Formatted Text (RTF) and HTML Format
Unformatted Text and Unformatted Unicode Text
Picture (Windows Metafile), Bitmap, and Picture (Enhanced Metafile)
Pasting the Worksheet Object format provides a completely faithful replication of the appearance of your Excel table-including any graphical elements that happened to be in your Excel selection. It also lets you edit the pasted table using Excel commands and features rather than Word ones. For example, if you want to apply a custom numeric format to your data after pasting it as an object into Word, you can do that by double-clicking the object. When you do this, the user interface of Word temporarily merges with Excel, as shown in Figure. After you edit the object and click any other part of the Word document, the Excel Ribbon is replaced by the Word Ribbon, and the worksheet column and row headings disappear.
Figure: When you double-click an embedded Excel object, the Word Ribbon is replaced by the Excel Ribbon, letting you use Excel formatting and editing features to modify the object.
When you double-click an embedded Excel object that includes graphical elements, Word might truncate those elements temporarily. When you return to the regular Word interface, however, Word will fully restore your graphical elements.
An important peculiarity to note about Excel objects embedded in Word documents is that Excel embeds the entire workbook, not only the selection you copied to the Clipboard. The sheet tabs at the bottom of Figure illustrate this point. Although the editing window that appears in Word when you double-click the Excel object has the same dimensions as the original selection in Excel, you can scroll to any part of the current worksheet and even switch to another worksheet in the same workbook. When you return to Word (by clicking off the embedded object), Word treats any scrolling you do as an edit of the embedded object. If you switch from Sheet1 to Sheet2 while you're editing, you'll see Sheet2 when you return to your Word document.
The RTF and HTML formats preserve the font and numeric formatting of your Excel selection. They differ in the way they preserve that formatting. RTF is a method of encoding formatting information that has been available for a long time in Microsoft Office and other kinds of documents. HTML is the default format in Word (the format you get if you press Ctrl+V), a newer technology, and the programming language of the World Wide Web. Both formats generate tables in Word, maintaining the cell alignment you had in Excel and allowing for manipulation via the Table commands in Word. Neither format includes graphical elements that were part of your Excel selection.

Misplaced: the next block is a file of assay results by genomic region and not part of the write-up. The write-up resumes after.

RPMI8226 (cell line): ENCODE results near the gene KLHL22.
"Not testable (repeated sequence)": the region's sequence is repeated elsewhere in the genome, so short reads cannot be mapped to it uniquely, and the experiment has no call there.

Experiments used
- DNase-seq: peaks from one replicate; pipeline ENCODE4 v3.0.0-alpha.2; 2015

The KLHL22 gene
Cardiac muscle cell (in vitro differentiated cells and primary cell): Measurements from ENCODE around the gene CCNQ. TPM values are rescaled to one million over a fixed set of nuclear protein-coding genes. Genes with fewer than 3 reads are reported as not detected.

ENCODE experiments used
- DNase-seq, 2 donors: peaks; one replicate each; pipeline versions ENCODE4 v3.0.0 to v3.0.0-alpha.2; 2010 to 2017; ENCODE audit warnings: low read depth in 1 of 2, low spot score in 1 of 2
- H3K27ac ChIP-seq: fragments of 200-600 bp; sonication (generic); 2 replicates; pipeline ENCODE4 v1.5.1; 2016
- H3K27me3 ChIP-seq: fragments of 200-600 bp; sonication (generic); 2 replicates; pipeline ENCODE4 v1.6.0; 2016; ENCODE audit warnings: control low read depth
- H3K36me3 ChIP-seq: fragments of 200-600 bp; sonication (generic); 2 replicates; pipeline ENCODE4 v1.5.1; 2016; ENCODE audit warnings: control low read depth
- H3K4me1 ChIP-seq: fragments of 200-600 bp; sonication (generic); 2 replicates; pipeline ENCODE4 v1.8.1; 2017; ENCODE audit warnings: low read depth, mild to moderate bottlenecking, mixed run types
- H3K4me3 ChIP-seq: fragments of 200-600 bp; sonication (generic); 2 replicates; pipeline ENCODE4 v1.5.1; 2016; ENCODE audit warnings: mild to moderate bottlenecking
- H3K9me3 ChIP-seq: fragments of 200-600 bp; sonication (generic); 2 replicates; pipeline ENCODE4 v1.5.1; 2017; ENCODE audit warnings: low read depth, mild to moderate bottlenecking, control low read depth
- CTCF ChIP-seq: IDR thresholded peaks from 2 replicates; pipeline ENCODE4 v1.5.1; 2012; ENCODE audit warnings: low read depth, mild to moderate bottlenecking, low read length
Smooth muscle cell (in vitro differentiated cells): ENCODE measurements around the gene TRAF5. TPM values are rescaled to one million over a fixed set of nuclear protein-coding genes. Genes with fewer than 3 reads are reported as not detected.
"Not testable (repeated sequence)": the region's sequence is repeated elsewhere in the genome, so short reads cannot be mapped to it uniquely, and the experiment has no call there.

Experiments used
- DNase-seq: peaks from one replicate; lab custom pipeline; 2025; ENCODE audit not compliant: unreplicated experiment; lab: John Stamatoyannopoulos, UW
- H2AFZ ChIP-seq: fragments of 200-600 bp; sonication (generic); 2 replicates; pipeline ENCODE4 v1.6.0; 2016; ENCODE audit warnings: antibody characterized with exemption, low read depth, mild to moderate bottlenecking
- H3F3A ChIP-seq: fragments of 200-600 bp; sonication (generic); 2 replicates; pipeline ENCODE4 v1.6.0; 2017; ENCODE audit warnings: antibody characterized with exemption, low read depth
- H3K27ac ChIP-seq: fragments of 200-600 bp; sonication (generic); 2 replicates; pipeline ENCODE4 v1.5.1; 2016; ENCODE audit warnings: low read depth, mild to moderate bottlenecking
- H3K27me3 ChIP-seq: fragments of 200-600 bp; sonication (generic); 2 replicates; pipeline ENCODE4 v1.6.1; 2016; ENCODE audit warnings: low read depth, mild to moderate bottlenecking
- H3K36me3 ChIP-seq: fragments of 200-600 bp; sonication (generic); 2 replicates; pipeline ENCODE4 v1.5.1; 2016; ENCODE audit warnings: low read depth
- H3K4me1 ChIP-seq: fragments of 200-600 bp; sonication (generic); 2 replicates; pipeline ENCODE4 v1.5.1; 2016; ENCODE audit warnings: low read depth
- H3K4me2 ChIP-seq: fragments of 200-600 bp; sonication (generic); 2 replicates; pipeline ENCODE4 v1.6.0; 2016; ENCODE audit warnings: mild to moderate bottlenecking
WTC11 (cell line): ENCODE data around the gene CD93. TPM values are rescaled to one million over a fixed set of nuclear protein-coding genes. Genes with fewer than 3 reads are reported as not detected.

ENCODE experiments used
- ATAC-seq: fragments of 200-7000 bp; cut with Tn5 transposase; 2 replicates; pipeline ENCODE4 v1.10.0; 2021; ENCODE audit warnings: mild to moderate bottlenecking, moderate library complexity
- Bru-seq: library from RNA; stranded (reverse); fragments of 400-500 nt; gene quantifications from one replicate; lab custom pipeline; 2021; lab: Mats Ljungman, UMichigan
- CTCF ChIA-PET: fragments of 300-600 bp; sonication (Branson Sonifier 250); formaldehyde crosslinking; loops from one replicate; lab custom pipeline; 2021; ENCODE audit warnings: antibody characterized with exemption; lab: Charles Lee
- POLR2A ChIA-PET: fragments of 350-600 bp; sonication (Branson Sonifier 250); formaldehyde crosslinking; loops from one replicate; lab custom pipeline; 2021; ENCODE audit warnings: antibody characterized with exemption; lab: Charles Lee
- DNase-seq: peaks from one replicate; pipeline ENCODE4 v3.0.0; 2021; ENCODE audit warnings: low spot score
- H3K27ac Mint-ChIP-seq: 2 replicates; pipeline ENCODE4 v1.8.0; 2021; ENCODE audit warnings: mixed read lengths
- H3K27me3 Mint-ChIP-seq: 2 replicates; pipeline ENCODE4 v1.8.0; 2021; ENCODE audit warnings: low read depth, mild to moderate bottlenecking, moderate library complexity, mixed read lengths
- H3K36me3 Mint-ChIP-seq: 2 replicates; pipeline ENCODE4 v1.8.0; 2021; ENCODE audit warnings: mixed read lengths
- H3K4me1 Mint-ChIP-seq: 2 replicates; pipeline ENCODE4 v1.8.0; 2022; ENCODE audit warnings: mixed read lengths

HTML is more likely than RTF to render the formatting of your Excel selection accurately. But you might want to experiment to see which format suits your purposes more effectively. If you don't like the results you get, try again with a different format.
Use Unformatted Text and Unformatted Unicode Text when you do not want your Clipboard data to become a table in Word. Both formats transfer data from the Clipboard as though you had typed it directly into your Word document, using tab characters between the columns of your original Excel selection and return characters at the ends of lines. Ordinarily, the result is that data that was aligned neatly in Excel is no longer aligned in Word. Use the Unicode format if your data includes characters outside the regular ANSI range-for example, characters from non-Latin alphabets. Otherwise, it doesn't matter which of these two formats you use.
Picture (Windows Metafile), Bitmap, and Picture (Enhanced Metafile) formats produce more or less faithful graphical representations of your original Excel selection (including, of course, any graphical elements associated with it). Because the results are pictures, not tables, you can modify them with the picture-formatting features in Word.
Of the three available picture formats, Bitmap usually provides the most faithful replication of original appearances-at the cost of additional file size. For tables not accompanied by graphical elements, however, the Picture (Windows Metafile) format is usually more than adequate. Experiment to see what works best for you.